In the coalition agreement of the supposedly forthcoming federal government, “education” characters appear 136 times (more than just about everything except “climate” and “work”). In the Federal Republic of Germany – at least since George Becht’s warning of an “educational catastrophe” in 1964 – we are accustomed to politics and their constantly revolving media debates about education. Reason enough to ask the typical philosophical question: What is education actually?
You wouldn’t be surprised to learn that education is a philosophical concept – at least in the usual way it’s distinguished from education and upbringing. It is also clear that this demarcation is common: one can be well educated, i.e. friendly, courteous, considerate of empathy, etc. due to external influences in childhood and adolescence, without having a spark of education. In the same way, one can be well trained without education, for example mastering complex manual techniques or the customs of a demanding office job.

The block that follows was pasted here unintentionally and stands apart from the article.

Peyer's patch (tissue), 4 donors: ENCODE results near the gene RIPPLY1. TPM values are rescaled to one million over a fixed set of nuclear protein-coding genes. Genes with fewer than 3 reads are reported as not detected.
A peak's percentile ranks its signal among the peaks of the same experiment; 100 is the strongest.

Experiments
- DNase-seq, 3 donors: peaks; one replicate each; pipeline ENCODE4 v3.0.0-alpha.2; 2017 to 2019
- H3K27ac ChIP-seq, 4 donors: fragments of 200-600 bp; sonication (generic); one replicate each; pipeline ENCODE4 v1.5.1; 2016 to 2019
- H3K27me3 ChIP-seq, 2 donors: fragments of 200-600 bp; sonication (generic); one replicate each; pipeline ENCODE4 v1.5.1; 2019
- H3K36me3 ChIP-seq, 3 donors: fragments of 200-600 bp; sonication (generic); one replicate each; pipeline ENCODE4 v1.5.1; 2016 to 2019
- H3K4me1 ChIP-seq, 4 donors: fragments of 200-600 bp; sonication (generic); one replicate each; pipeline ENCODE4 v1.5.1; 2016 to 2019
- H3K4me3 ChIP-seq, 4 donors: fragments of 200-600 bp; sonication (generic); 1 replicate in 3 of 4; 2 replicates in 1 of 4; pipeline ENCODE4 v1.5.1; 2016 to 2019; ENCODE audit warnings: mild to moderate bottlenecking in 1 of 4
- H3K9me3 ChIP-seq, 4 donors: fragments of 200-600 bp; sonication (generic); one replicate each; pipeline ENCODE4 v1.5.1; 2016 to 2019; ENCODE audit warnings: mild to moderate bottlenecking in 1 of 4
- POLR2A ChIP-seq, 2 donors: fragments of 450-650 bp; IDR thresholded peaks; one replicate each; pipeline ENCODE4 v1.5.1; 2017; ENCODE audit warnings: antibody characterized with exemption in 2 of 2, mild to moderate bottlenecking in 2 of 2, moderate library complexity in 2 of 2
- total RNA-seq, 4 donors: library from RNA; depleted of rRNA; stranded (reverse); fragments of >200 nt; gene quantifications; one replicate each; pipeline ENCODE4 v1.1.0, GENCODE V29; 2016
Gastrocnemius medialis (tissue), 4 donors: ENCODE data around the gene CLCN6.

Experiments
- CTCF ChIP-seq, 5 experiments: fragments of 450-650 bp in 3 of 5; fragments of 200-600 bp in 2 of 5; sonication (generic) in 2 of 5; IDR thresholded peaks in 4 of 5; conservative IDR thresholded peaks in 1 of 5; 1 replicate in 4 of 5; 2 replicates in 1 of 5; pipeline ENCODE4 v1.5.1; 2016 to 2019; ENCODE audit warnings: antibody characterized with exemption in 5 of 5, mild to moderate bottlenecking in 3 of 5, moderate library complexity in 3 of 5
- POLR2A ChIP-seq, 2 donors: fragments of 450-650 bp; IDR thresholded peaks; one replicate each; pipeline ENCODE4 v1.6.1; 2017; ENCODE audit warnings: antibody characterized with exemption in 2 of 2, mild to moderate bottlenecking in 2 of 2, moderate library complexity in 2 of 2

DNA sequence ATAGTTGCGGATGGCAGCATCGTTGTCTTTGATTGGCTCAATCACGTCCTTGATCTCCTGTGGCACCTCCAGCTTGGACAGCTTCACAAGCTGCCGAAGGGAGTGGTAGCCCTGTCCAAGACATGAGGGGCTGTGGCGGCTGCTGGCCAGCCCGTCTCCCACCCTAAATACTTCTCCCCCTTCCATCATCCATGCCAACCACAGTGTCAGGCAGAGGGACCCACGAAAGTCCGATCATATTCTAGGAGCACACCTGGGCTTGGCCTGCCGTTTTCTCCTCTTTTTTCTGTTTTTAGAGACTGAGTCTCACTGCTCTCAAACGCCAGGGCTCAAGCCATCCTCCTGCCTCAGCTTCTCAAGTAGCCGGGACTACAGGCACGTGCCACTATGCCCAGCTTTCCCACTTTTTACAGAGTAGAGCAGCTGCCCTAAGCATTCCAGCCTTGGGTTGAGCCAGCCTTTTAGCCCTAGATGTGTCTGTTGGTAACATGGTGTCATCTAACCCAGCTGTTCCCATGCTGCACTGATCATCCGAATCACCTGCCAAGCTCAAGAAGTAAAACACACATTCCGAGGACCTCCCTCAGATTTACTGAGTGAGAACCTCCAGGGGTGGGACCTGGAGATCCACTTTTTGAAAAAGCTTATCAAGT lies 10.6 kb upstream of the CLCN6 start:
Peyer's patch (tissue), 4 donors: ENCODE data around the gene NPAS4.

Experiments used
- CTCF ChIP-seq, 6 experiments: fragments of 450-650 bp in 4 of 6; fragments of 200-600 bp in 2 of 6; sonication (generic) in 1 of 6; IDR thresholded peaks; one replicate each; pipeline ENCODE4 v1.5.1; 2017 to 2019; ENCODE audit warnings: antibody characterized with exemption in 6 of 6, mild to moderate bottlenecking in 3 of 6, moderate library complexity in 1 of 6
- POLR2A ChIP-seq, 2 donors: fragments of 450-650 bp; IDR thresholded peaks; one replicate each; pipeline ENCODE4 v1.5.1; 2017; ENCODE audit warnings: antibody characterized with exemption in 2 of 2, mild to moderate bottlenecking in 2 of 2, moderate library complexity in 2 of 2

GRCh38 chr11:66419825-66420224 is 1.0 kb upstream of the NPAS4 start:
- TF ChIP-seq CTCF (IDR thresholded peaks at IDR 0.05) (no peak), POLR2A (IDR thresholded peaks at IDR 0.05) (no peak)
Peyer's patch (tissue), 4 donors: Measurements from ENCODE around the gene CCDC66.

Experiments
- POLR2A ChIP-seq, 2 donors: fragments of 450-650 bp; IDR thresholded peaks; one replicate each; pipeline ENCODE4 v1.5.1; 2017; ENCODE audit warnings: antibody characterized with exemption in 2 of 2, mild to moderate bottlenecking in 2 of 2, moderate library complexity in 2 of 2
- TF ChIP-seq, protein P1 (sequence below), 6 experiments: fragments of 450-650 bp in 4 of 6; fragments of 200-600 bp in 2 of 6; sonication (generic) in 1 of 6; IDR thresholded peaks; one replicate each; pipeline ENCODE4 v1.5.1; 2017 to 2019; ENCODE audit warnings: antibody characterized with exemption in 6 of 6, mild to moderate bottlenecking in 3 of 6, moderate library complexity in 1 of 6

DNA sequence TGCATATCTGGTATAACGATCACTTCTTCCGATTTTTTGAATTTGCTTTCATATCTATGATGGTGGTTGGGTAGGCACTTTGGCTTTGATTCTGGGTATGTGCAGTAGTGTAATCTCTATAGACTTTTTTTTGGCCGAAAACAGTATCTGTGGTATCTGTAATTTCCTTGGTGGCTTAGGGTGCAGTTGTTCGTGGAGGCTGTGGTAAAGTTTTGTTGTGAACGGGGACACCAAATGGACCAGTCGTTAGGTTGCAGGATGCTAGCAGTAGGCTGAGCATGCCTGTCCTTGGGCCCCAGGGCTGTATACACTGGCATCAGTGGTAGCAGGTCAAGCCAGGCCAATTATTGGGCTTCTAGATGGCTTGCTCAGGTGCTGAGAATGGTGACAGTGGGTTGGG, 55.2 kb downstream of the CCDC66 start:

Then what is education? Anyone who talks about it in Germany usually refers to an understanding of it that existed at the turn of the eighteenth and nineteenth centuries. It has its roots through the Enlightenment in Renaissance humanism, but it received its final polish from writers of the Classical and Romantic periods as well as philosophers whom we now call representatives of German idealism.
The basis is, in a rough sense, that a person is not yet finished when he can run, talk, tie his shoes, read, write, and cook pasta with tomato sauce. What characterizes him as a person at heart – his ability to perceive, feel, think, make free decisions, enjoy life, act responsibly among others, express himself independently, that is, his humanity and uniqueness – must develop and be cared for like a factory.
“Alcohol buff. Troublemaker. Introvert. Student. Social media lover. Web ninja. Bacon fan. Reader.”